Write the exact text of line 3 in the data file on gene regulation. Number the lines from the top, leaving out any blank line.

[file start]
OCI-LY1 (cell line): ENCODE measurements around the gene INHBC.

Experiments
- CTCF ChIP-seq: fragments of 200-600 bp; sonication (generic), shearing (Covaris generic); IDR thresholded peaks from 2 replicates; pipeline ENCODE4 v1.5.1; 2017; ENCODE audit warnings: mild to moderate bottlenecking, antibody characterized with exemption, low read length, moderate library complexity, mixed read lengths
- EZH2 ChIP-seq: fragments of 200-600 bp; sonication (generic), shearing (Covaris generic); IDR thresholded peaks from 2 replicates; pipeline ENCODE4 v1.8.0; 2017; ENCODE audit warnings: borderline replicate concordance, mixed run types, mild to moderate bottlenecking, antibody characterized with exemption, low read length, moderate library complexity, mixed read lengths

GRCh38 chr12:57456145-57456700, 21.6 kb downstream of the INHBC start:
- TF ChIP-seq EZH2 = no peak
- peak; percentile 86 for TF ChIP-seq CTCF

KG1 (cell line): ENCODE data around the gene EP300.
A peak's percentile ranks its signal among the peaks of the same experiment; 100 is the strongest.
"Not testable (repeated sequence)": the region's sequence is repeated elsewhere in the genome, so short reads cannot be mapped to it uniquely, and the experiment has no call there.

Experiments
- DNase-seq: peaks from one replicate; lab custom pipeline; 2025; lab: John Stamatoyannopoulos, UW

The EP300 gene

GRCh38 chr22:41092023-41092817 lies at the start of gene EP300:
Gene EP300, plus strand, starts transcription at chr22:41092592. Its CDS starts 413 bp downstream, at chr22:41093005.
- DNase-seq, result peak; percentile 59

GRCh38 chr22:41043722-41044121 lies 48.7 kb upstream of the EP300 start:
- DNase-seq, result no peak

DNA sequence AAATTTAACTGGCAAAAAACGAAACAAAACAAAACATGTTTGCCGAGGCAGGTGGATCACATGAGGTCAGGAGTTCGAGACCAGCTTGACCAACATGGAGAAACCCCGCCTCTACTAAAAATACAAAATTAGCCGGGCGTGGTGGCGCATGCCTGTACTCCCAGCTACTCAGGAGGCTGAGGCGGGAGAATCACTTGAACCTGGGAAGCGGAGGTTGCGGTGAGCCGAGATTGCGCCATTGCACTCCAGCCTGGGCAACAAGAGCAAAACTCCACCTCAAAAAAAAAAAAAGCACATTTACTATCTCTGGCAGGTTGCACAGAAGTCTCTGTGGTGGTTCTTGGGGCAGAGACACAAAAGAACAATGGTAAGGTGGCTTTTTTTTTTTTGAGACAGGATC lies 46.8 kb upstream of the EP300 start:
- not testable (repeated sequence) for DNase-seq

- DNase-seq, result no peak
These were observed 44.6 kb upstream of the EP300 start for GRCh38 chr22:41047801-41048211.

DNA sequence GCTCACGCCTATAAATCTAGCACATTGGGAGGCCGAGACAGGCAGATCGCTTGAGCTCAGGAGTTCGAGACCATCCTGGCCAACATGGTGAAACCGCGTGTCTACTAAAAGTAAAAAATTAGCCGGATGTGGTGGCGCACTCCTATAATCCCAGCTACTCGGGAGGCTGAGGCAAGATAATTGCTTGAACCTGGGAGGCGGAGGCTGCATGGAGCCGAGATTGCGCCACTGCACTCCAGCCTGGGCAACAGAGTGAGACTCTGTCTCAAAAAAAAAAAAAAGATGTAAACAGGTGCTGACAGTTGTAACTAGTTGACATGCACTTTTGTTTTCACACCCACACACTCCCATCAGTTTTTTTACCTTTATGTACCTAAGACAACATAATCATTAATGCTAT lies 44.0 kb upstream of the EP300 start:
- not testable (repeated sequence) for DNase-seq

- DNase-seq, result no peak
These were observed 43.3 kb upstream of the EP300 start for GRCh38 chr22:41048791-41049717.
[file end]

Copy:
- CTCF ChIP-seq: fragments of 200-600 bp; sonication (generic), shearing (Covaris generic); IDR thresholded peaks from 2 replicates; pipeline ENCODE4 v1.5.1; 2017; ENCODE audit warnings: mild to moderate bottlenecking, antibody characterized with exemption, low read length, moderate library complexity, mixed read lengths